Thursday, November 26, 2015

TtD supplement #40 : seven questions for Kathryn MacLeod

Kathryn MacLeod lives, works, gardens and cycles in Victoria, BC. Her books and chapbooks include mouthpiece (Tsunami Editions, 1996), How Two (Tsunami Editions, 1987) and the more recent Entropic Suite (above/ground press, 2012), much of which was written as part of her dissertation: Transgressing Words and Silence: Aesthetics, Ethics and Education (UBC, 2011), which explores the relationship between ethics, aesthetics and education using the limit case of art created in response to the Holocaust. Her poetry has appeared in numerous literary journals and anthologies, including Companions and Horizons: An Anthology of Simon Fraser University Poetry (2005), Writing Class: The Kootenay School of Writing Anthology (1999), and East of Main (1989). Recent publications in journals include: ditch (September 2013), dusie (July 2013); seventeen seconds (Winter 2013) and Truck (August 2012).

Her poems “Crows and Gulls,” “Regulus” and “Wandering Star (NYC)” appear in the seventh issue of Touch the Donkey.

Q: Tell me about the poems “Crows and Gulls,” “Regulus” and “Wandering Star (NYC).”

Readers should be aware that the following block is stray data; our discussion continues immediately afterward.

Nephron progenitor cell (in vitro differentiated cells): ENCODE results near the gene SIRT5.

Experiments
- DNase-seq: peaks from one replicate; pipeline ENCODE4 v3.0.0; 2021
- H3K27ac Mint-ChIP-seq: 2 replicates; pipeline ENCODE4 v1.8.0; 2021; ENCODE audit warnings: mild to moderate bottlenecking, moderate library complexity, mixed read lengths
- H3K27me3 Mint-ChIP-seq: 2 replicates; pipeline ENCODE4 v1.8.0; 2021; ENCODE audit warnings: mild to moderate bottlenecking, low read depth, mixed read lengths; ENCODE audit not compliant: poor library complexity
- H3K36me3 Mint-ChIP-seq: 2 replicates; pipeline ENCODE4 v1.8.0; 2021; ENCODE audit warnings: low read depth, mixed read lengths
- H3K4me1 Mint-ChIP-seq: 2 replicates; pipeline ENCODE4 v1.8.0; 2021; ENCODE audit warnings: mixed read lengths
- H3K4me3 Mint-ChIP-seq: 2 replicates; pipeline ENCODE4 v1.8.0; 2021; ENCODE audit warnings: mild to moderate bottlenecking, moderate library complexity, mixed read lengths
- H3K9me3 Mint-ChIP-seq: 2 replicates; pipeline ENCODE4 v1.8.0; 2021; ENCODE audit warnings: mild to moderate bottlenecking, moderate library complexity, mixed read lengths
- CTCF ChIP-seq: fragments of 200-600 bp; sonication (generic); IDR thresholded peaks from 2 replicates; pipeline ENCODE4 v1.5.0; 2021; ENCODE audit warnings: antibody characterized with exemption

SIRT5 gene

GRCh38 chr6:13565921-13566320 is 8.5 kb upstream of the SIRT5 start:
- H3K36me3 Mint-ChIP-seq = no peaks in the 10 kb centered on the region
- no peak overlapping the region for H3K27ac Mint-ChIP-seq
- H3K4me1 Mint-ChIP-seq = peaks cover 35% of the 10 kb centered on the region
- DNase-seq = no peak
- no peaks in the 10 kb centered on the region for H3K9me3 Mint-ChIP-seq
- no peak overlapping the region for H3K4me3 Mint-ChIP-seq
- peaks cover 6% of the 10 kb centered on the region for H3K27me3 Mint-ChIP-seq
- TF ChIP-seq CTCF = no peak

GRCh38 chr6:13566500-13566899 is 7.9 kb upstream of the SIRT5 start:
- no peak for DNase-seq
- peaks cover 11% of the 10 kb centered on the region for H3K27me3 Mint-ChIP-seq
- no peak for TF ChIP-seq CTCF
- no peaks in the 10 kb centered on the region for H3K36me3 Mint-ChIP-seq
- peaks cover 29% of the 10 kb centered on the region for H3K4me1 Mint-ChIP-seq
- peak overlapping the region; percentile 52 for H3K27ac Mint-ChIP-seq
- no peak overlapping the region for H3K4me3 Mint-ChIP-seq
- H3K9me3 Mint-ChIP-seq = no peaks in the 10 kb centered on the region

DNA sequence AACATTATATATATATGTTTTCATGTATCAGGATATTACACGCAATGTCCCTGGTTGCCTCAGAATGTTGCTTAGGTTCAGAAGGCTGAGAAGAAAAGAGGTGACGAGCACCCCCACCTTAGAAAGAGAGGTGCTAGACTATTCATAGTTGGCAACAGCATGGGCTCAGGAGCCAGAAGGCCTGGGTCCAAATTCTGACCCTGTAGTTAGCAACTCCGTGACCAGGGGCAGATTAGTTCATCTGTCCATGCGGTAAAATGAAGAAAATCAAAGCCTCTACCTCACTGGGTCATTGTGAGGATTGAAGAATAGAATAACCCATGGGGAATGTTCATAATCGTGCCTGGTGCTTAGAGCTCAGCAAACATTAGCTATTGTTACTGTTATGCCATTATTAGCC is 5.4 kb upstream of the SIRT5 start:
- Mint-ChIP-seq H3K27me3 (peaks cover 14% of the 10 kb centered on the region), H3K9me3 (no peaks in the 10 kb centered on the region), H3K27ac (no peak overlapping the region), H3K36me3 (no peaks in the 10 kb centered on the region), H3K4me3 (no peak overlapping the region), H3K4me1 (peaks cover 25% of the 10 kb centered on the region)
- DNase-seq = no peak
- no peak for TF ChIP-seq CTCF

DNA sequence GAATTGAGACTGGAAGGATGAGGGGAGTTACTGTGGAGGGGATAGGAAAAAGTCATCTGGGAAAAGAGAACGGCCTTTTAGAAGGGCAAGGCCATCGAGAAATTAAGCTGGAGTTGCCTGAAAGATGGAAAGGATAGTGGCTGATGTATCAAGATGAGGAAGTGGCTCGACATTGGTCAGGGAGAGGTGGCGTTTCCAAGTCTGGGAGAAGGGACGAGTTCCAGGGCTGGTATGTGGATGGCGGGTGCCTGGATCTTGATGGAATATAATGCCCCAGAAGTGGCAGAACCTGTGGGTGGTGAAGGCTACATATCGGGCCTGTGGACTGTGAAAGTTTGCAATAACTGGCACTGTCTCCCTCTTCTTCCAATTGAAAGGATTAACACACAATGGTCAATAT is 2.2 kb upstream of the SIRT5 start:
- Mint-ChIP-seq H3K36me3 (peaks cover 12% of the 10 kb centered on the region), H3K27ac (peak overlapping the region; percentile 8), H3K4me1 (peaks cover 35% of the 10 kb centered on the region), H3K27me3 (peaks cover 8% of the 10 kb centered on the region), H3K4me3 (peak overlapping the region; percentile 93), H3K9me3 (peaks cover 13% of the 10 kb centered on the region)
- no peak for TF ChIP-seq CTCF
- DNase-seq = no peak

A: Although these poems were started at different times, in different contexts, I struggled with each of them for a year or more. I didn’t know what I was trying to do with each poem for a very long time—they all went through many versions and were left for months unfinished. At times, I gave up on each of them.

Rereading, I see that “Crows and Gulls” and “Regulus” are related thematically—both having come from exploring grief and loss. “Regulus” was written in response to the death of a young person, not someone I knew well, but as witness to the family’s tragedy. “Crows and Gulls” is an attempt to write a succinct and precise poem about an experience of loss that is imprecise, ambiguous, and, in some ways, irreparable. A poem about change, the dissolution of meaning, the inability to communicate.

“Wandering Star (NYC)” is the second in a series of poems about traveling to other places, both physically and metaphorically. It is a poem about my love for cities and ideas and philosophies. I wrote it for Maxine Greene, a philosopher who lived in NYC until her death at age 96 this year. Her deep love for art and literature and her understanding of their connection to the day to day world of learning continues to inspire me. A “wandering star,” by the way, is a lovely archaic term for a planet.